BY GAREN YEGPARIAN
A decade, that’s how long it’s been…
Before I go on, let me give you fair warning. This is going to be one of those sappy, somewhat trite, self-centered, and ultimately, possibly the most boring piece I’ve ever written.
A decade ago, I started writing regularly for Asbarez, and The Armenian Weekly started doing me the same honor of publishing my writings.
A decade has translated into 480 articles (yes, yes, for all you math whizzes out there, that means a few weeks were missed here and there—sometimes the print versions of the paper did not come out, other issues had no space, but mostly, I just plain didn’t make it to write a piece—my apologies). I find it a bit hard to believe. Altogether, they constitute something that, by word count, is worthy of our 19th century novelists who were paid by the word.
But gratitude is not due only to the editors (five of them, if I’m not mistaken, between the two papers), nor the organization that enables their publication. I owe a lot of gratitude to the dozens of people I’ve called at the last minute asking for confirmation of some fact or analysis, some Armenian mythological figure’s name that I just can’t manage to remember at that moment as the deadline is creeping up and my editor is ready to tear me to shreds. This applies despite the wonders of Google and its ilk. I would have been lost when it comes to issues that are rooted in economics or some other modern-day arcana, but for the expertise of people who do know fact from frivolity on the “interwebs” as one of my frequent helpers likes to call that all-pervasive source of fact/fiction.
Then there are those who suggest topics, or little issues that get embedded somewhere in my brain and burst forth when it’s their time. These ideas have gotten me out of the occasional black hole when no topics come to me (though sometimes I get five in my head and have to choose just one.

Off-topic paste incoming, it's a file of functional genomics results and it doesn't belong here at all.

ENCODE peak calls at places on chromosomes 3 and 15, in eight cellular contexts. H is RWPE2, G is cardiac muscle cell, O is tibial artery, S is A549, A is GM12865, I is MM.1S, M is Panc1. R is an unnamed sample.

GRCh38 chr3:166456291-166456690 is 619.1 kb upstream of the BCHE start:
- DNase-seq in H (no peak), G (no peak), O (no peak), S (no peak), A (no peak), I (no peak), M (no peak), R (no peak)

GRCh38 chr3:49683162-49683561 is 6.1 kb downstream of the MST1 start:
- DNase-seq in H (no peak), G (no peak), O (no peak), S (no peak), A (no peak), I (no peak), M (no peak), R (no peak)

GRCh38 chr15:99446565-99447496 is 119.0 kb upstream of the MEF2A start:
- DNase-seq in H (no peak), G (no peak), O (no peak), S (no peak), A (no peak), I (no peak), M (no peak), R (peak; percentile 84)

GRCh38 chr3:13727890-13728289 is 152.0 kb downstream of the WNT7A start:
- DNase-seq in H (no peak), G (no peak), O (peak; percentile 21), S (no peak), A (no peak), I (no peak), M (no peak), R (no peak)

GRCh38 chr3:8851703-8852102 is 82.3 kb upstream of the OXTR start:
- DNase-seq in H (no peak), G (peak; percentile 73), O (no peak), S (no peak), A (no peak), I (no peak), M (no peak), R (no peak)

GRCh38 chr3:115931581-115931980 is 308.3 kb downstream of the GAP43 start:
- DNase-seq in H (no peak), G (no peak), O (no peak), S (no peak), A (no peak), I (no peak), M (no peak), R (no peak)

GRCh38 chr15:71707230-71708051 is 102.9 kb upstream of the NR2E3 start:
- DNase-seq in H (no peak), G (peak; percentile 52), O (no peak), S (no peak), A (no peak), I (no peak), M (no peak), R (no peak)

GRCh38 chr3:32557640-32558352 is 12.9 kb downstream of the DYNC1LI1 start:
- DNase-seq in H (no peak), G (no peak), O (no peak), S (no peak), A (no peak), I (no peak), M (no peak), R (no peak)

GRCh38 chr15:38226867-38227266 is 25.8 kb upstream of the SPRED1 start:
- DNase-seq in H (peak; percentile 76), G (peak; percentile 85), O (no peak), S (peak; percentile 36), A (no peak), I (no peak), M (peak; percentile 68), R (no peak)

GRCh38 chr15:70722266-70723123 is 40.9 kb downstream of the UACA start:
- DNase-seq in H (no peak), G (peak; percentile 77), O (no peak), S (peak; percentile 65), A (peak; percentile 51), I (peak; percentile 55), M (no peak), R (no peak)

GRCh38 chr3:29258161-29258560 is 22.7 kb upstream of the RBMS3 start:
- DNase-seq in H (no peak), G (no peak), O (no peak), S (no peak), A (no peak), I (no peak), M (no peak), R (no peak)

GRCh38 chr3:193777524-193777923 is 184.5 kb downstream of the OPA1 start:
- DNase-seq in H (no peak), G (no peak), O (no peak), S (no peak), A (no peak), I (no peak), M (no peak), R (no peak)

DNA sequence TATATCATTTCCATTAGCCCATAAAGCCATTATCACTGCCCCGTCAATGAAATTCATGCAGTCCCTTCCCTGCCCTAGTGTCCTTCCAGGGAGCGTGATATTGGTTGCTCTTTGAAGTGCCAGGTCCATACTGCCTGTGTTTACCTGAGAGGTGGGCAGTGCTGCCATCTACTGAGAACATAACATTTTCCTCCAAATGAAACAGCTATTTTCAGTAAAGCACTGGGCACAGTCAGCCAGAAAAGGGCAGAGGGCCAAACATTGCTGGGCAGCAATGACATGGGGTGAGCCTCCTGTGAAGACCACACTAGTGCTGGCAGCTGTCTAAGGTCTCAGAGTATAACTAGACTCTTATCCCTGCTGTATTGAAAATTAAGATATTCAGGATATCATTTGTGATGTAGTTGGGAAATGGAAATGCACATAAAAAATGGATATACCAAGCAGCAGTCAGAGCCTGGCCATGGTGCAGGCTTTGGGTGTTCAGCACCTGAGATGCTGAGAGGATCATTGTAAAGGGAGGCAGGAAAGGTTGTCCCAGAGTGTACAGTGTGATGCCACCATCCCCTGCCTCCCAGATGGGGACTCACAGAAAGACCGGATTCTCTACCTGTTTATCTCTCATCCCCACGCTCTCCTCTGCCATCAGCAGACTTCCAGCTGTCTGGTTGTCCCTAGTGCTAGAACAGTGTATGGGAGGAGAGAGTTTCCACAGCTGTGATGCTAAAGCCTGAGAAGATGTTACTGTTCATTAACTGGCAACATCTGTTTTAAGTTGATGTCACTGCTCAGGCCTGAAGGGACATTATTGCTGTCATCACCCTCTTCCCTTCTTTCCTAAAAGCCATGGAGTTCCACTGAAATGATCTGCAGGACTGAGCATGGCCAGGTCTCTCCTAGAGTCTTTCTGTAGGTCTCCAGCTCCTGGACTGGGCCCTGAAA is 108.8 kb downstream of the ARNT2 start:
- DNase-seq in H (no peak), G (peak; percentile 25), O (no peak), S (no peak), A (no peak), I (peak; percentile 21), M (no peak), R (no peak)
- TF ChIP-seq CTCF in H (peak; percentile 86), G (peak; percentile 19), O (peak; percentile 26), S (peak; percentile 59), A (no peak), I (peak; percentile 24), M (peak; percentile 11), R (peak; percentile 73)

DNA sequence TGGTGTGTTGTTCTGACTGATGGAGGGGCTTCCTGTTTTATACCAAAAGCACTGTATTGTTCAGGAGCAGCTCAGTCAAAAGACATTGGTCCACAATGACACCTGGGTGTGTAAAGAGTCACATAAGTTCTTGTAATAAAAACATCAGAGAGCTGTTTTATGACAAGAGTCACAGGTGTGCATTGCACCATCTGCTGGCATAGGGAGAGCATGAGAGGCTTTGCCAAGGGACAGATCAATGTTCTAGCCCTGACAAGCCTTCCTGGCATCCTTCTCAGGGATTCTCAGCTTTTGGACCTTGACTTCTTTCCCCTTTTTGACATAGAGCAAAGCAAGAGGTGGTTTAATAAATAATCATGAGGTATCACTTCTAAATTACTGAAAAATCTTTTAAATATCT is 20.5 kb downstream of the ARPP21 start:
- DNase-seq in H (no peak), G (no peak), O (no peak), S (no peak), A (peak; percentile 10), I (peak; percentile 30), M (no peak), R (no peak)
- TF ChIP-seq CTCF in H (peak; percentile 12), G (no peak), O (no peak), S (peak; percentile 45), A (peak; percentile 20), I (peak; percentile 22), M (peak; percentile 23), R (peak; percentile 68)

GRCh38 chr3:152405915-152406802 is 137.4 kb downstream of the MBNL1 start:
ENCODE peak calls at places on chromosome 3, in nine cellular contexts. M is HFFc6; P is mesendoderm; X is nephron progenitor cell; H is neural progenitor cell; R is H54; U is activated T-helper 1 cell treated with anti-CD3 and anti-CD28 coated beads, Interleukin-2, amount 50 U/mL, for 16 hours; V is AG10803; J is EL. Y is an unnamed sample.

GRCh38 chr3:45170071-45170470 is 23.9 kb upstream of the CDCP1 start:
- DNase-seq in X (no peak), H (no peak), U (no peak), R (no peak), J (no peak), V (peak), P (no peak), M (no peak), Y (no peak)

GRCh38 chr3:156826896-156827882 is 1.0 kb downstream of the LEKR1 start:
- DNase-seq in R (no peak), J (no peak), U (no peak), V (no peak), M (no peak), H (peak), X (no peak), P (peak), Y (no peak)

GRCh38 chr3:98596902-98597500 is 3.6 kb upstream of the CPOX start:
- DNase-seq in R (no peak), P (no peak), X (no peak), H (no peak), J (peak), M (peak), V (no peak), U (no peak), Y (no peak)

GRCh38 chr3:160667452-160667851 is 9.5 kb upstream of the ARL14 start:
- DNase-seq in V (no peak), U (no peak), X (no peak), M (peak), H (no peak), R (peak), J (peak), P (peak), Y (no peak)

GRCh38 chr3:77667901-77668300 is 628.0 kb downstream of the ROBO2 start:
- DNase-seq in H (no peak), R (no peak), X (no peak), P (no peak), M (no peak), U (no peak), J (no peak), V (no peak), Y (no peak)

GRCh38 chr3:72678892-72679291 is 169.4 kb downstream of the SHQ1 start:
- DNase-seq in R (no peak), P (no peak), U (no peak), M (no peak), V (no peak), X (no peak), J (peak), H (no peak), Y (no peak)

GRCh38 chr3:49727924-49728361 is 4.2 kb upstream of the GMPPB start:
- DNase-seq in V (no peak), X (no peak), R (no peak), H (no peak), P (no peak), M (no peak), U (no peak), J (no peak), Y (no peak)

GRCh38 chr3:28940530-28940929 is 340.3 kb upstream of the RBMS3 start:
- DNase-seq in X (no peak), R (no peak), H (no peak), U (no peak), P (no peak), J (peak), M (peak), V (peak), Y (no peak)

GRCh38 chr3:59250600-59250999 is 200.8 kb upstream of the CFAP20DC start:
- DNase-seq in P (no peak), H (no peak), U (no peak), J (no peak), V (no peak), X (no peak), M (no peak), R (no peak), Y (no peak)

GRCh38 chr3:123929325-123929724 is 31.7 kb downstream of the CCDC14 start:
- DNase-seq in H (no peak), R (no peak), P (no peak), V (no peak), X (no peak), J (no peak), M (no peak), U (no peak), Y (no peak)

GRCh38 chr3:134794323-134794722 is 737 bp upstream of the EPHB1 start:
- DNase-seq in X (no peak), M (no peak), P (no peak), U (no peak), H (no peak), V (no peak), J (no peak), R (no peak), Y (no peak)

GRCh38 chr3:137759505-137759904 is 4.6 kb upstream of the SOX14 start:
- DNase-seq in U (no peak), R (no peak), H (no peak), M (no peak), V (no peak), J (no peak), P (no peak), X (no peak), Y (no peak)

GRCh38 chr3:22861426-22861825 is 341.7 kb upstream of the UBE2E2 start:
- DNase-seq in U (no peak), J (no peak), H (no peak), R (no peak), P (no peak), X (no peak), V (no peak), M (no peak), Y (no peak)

What would I do without the critics and commenters? Whether online, in person, or raising holy hell with the editors about the “absolute impropriety” of something I’ve written, such readers enable me to refine my thinking or discover new modes of thought (not necessarily always good or correct ones). I only wish more people would comment, especially since it’s so easy to do online. When this has happened extensively, fascinating (though often far astray from the original topic of the article) exchanges occur, enriching all of us. Even when some of the protagonists are the most chauvinist of Turks, we all benefit.
Of course it’s most humbling when some think enough of one of my pieces to reference it or recommend it to friends (be it through Facebook, other social media, or the more traditional word of mouth), republish in some other forum, or go through the trouble to translate it into Armenian.
Thank you for enabling the last ten years. I can only hope to continue to be as consistently prolific as some other columnists currently on the Armenian scene.
Let’s go for another activist ten years. Keep doing, reading, and writing on the road to a fully liberated Armenian homeland.